Nothing could have prepared the art world for the astounding moment in 1970 when, at a Christie’s sale on 27 November, the world auction record for a painting smashed through the million-pound barrier for the very first time. It was Velázquez’s portrait of his assistant Juan de Pareja, and in the week leading up to its sale the international press became excited about the possibility that it would beat the previous record of £821,482, paid in 1961. I had recently become the art critic of the Evening Standard, and its enlightened editor, Charles Wintour, asked me to write a special article about this Velázquez portrait.
Propped up on a chair in a secluded top-floor room at Christie’s headquarters, this painting impressed me profoundly. I was able to sit down and gaze at it for a long time, writing notes for a piece published the day before the sale. It was the first time that a colour reproduction accompanied anything I had written for the Evening Standard.
Pareja posed for this portrait during a visit to Rome around 1650. Velázquez gives his assistant, a man of Moorish origin, as much dignity and pride as he lavished on his regal Spanish sitters. The climax of the Pareja painting lay in the face itself. The sitter’s eyes, I wrote, ‘stare outwards in a frank, unwavering gaze, full of an implicit faith in the man who is painting them. A second later, and the sensitive eyebrows hovering above could clamp down in a frown of suspicion or wary self-defence. But Velázquez understood exactly how to catch the moment of complete trust even while he presented the possibility of other, less desirable alternatives; and only an artist with his extraordinary powers of empathy could have managed to convey the full meaning of this fleeting response so well.’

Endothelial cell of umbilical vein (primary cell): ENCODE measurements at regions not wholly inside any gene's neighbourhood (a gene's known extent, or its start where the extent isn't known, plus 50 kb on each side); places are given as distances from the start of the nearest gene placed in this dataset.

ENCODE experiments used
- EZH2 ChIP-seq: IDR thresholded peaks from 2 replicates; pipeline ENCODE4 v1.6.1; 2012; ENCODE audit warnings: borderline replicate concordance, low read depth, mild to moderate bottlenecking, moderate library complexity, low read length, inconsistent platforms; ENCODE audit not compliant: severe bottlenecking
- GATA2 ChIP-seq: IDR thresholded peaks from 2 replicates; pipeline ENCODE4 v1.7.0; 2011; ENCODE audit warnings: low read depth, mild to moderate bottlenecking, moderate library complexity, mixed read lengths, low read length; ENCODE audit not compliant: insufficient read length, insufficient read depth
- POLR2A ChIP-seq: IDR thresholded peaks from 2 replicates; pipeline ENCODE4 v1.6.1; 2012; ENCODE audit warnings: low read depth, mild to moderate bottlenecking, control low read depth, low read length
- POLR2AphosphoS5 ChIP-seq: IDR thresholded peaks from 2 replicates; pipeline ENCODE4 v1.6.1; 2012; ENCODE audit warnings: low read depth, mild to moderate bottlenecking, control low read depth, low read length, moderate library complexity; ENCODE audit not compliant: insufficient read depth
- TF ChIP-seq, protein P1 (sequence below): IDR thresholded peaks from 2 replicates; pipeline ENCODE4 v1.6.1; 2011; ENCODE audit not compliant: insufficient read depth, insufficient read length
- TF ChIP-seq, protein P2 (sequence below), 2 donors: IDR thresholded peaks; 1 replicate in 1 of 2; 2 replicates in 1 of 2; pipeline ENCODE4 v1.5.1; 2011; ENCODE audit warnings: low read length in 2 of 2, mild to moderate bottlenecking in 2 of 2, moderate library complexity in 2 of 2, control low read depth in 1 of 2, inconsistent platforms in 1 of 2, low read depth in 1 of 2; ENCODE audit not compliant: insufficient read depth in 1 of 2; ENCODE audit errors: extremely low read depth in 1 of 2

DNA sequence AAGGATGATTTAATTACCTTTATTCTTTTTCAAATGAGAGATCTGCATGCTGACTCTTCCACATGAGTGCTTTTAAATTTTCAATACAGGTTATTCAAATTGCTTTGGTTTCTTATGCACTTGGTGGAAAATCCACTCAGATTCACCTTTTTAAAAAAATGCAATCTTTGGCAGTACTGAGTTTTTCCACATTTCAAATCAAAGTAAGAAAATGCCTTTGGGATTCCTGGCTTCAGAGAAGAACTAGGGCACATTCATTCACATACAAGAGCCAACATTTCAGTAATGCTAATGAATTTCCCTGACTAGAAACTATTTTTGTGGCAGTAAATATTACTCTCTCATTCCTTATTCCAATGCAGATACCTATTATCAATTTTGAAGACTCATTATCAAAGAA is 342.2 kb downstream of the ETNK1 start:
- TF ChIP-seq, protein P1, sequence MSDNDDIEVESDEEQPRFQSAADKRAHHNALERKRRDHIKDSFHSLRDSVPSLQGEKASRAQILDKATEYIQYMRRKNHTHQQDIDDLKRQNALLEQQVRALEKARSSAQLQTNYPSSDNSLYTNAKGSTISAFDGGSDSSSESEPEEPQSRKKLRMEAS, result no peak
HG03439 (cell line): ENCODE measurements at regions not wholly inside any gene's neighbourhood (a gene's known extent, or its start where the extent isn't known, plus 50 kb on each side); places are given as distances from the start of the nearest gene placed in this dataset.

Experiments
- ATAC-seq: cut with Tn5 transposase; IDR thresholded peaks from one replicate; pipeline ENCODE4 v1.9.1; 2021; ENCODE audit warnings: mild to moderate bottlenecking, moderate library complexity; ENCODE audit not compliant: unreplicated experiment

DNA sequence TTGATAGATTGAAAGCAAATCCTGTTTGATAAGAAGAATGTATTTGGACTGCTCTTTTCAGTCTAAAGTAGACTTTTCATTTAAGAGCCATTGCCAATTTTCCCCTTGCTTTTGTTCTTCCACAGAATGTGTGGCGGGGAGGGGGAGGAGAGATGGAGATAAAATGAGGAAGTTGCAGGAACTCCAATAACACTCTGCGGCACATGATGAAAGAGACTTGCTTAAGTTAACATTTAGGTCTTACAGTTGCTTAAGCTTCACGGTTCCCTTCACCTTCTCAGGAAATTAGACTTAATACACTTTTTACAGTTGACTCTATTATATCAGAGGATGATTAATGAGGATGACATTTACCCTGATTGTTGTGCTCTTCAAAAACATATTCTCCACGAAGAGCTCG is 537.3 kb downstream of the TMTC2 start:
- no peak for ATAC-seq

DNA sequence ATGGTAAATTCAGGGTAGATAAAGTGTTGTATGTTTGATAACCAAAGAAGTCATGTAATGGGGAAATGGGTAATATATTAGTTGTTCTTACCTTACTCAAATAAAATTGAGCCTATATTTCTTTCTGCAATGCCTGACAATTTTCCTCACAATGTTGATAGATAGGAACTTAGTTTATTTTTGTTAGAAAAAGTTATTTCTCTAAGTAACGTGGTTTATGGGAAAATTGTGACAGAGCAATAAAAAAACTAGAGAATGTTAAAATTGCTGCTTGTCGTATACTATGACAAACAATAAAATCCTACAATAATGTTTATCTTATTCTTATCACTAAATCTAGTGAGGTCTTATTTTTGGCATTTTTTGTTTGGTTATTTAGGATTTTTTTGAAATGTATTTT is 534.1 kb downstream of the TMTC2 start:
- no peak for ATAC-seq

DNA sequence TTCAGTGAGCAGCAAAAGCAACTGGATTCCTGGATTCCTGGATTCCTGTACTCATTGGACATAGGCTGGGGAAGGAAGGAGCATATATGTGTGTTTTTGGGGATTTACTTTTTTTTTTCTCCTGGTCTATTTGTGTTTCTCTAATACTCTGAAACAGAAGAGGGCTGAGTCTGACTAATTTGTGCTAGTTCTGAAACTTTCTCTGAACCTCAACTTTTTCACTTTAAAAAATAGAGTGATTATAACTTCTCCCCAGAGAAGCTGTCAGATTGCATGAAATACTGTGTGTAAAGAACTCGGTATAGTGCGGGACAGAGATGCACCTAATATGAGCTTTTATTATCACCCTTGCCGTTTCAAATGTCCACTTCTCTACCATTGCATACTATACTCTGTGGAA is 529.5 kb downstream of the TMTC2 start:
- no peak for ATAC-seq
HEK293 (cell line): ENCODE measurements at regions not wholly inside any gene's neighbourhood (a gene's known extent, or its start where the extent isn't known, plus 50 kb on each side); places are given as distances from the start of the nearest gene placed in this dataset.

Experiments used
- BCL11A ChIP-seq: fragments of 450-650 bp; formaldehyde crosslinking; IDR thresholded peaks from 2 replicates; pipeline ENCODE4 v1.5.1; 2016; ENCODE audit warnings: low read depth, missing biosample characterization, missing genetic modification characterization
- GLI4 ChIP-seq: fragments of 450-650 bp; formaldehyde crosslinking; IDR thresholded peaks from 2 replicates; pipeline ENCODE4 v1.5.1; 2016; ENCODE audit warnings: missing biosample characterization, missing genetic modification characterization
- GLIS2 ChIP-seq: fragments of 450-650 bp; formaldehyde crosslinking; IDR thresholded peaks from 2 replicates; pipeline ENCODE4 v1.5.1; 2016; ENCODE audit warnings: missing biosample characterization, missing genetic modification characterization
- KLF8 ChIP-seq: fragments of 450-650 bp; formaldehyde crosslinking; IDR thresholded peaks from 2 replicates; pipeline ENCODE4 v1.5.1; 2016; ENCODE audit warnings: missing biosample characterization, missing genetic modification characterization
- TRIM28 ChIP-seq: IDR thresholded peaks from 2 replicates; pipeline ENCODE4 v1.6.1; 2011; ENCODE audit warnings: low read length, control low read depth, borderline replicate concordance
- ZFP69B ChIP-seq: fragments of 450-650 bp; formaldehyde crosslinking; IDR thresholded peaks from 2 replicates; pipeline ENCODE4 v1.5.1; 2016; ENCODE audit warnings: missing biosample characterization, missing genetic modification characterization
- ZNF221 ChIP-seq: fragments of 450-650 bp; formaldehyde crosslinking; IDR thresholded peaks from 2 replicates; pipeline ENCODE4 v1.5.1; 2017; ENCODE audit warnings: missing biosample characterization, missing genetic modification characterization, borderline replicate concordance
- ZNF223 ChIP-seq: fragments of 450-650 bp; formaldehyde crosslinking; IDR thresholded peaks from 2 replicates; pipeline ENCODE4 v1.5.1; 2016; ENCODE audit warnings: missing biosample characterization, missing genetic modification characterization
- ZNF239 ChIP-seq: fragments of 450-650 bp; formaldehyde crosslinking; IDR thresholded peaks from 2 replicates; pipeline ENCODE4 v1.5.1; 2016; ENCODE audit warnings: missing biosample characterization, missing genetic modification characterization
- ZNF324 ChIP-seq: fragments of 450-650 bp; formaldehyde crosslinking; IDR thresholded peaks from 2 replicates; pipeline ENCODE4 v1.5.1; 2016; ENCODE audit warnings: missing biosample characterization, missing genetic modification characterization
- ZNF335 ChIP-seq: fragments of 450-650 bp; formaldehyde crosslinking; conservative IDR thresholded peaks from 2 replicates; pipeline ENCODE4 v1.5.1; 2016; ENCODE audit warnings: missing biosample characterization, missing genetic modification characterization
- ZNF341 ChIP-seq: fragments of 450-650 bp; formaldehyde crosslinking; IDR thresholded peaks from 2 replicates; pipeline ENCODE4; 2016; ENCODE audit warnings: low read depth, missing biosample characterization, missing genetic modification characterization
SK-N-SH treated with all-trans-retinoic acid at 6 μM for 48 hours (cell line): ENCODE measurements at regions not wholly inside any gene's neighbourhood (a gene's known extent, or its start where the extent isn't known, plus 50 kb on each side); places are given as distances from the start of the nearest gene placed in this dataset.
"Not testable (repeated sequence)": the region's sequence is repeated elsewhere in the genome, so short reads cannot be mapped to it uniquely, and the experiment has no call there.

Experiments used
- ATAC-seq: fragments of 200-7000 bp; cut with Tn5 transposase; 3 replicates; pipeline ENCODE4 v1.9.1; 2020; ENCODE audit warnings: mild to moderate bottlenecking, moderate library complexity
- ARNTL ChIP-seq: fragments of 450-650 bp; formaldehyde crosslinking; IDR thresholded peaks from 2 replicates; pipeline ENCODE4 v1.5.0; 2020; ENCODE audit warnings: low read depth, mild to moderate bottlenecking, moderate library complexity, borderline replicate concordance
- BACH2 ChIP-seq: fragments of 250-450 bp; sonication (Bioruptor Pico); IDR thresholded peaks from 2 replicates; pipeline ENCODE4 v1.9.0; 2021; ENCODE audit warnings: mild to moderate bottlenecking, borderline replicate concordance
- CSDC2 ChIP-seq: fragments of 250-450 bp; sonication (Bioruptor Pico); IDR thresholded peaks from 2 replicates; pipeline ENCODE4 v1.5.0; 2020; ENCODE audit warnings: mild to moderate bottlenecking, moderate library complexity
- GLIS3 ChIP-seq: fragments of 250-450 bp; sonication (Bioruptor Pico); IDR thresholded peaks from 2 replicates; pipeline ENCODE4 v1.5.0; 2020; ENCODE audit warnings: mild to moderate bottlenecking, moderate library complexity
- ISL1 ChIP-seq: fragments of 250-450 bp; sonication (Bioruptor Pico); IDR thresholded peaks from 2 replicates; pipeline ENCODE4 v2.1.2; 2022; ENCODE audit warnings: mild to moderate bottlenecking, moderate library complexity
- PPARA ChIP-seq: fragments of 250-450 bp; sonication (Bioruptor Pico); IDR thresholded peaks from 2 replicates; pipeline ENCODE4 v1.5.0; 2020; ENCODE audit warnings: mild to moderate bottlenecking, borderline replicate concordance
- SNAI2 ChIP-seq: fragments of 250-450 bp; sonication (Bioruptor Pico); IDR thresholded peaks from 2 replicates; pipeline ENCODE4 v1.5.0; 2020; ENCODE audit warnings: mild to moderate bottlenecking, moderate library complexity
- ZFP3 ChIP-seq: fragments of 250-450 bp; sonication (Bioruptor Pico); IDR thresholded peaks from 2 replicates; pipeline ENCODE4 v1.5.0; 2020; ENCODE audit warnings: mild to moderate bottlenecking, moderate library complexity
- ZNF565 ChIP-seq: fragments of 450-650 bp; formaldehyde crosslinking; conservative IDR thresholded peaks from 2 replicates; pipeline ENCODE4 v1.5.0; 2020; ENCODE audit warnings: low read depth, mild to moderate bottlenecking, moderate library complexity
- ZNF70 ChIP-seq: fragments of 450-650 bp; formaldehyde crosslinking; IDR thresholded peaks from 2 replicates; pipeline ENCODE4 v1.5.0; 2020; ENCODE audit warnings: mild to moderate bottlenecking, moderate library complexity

I returned to Christie’s on 27 November to report on the auction. The atmosphere was extraordinary. Most observers could not believe that the painting would fetch £1 million. But the bidding, in an auction room that I had never seen so packed and tense, outflew all expectations. It started at £315,000, and took just 130 seconds. After reaching £1 million, the bidding did not slacken. If anything, it strengthened, and eventually shot past £2 million. It was finally knocked down for a staggering £2,310,000, almost tripling the previous world auction record for a painting. Even the most hardened dealers sitting in the audience breathed gasps of disbelief. Then there was a spontaneous burst of applause. The auctioneer left his rostrum, the painting was hastily removed, and sheer pandemonium broke out.
Scores of people swarmed around Alec Wildenstein, the 30-year-old dealer who had bought it. He had been sitting in the second row of the auction room and was escorted out by staff. But it took about ten minutes before a way could be found through the packed hall. He was visibly flushed, and at first seemed lost for words except to say that he was ‘very happy’. Then he managed to explain that the purchase realised the dream of his great-grandfather Nathan Wildenstein, who had founded the family firm 95 years before and thought this Pareja portrait was the greatest painting he had ever seen.
The international art market had taken on its present-day ability to astound everyone with mind-boggling prices. The surge did not continue without hiccups. Titian’s outstanding ‘The Death of Actaeon’, a late painting sold at Christie’s in June 1971 by Lord Harewood, was widely expected to outstrip the price paid for the Velázquez portrait. In the end, it fetched £1,680,000. I remember a distinct sense of disappointment in the saleroom. It did mean, however, that the National Gallery in London was able, after lengthy negotiations with its new owner Paul Getty, to acquire the Titian in 1972. Prices continued to fluctuate during this decade, and again at the end of the 1980s when a serious economic recession occurred. Yet in the long term, nothing could stop art from withstanding and even defying the world’s economic woes. Prices for paintings, by old masters as well as living practitioners, have continued to soar. But their success does mean, alarmingly, that our museums now confront ever more daunting financial challenges whenever they make brave attempts to acquire the finest artworks available today.